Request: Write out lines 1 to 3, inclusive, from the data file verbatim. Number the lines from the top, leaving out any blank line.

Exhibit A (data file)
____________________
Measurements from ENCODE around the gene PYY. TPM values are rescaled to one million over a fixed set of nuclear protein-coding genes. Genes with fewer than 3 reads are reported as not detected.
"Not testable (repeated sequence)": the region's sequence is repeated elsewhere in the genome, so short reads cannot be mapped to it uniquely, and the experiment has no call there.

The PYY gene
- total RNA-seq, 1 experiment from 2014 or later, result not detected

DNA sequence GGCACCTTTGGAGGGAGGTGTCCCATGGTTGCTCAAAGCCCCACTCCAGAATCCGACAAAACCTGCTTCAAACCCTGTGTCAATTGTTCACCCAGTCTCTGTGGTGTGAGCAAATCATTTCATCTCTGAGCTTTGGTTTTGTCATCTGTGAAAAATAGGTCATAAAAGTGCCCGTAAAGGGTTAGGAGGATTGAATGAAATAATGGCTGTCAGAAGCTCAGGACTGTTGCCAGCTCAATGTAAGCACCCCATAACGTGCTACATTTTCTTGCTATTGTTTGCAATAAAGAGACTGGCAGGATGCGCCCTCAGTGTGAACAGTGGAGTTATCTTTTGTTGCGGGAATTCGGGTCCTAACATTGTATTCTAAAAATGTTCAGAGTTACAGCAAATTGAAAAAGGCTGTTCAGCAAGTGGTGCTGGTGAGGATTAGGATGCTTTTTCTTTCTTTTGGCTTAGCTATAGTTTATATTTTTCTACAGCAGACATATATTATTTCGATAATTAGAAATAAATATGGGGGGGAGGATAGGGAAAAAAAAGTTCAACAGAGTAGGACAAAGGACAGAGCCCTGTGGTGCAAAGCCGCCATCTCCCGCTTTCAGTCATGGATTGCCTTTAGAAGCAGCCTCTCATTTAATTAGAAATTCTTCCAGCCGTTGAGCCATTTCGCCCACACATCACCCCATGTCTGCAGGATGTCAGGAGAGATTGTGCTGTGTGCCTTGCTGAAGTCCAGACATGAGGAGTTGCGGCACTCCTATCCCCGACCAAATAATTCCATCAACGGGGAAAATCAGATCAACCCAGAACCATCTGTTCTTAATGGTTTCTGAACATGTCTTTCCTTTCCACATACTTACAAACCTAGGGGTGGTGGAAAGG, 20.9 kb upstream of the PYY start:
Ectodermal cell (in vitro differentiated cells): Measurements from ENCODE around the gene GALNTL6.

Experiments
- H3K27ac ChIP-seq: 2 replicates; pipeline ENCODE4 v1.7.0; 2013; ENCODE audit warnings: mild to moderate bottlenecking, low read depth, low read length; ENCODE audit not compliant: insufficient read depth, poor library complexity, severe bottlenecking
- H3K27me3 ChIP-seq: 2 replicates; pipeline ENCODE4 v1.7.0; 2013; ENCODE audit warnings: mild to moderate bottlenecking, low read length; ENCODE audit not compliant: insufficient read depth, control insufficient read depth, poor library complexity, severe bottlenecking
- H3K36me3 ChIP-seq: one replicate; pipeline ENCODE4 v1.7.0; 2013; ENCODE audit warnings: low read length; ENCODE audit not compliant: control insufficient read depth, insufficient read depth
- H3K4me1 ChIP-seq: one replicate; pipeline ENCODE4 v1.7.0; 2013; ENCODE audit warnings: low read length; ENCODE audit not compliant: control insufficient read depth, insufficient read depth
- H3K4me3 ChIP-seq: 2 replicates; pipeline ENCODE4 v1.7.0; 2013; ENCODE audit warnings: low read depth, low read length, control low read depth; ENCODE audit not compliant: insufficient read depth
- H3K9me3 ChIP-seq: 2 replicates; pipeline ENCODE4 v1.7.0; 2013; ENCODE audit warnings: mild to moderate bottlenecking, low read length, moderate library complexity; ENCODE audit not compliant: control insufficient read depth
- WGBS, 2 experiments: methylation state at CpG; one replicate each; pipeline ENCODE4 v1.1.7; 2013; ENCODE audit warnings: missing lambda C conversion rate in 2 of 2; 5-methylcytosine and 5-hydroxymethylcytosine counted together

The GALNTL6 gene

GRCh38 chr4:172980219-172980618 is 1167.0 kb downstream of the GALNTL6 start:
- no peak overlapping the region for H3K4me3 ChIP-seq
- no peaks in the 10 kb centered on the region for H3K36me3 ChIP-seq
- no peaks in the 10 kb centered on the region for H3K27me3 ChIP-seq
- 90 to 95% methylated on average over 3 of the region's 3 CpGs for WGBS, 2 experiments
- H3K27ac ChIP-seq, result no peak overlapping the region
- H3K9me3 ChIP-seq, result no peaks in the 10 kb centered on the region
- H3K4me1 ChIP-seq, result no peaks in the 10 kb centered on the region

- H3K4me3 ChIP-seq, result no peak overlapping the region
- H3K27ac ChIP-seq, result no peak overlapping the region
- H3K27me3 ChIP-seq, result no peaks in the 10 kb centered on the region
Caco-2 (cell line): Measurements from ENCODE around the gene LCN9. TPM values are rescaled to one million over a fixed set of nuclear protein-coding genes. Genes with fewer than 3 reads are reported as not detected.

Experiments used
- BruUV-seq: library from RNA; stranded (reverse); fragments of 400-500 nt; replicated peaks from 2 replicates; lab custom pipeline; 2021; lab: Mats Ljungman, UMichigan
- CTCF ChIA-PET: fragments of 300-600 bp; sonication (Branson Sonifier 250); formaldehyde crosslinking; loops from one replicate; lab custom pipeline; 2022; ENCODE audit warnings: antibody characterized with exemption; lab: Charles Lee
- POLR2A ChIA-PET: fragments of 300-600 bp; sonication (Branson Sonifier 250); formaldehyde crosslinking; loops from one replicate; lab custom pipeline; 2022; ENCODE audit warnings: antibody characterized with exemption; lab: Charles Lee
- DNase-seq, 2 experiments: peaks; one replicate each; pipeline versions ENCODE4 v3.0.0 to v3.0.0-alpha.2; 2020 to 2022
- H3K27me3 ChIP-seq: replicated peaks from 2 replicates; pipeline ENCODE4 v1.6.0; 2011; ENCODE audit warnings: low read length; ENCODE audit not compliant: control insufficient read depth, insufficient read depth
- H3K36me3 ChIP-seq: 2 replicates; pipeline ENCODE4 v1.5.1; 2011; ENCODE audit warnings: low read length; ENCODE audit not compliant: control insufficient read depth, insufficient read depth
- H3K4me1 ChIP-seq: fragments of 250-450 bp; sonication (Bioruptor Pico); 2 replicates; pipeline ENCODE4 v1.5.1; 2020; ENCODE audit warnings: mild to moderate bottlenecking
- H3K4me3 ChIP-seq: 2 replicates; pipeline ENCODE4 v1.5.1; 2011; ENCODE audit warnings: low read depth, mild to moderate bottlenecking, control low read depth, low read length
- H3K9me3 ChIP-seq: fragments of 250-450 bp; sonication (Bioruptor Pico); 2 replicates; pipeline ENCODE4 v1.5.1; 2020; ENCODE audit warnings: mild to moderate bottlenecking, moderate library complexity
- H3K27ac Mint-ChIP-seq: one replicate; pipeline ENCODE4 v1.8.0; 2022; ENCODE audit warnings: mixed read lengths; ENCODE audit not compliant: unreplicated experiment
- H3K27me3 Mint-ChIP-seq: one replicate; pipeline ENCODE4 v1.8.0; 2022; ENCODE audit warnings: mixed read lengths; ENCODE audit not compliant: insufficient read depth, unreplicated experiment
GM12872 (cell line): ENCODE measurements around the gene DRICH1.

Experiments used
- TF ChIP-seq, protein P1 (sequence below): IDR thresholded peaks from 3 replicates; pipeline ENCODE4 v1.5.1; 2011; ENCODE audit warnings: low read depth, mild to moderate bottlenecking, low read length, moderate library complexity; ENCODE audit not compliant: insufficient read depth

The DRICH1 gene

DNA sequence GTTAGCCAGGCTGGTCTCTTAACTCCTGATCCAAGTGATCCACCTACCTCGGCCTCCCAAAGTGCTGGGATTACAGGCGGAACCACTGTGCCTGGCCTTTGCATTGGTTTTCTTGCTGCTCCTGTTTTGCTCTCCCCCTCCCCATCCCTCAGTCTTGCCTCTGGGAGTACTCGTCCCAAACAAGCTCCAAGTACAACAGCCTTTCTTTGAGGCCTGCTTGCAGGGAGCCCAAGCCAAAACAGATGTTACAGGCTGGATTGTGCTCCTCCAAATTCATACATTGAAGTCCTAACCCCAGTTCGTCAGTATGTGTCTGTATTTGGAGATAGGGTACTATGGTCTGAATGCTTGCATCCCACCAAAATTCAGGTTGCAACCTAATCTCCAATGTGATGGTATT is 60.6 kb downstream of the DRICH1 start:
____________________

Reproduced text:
Measurements from ENCODE around the gene PYY. TPM values are rescaled to one million over a fixed set of nuclear protein-coding genes. Genes with fewer than 3 reads are reported as not detected.
"Not testable (repeated sequence)": the region's sequence is repeated elsewhere in the genome, so short reads cannot be mapped to it uniquely, and the experiment has no call there.

The PYY gene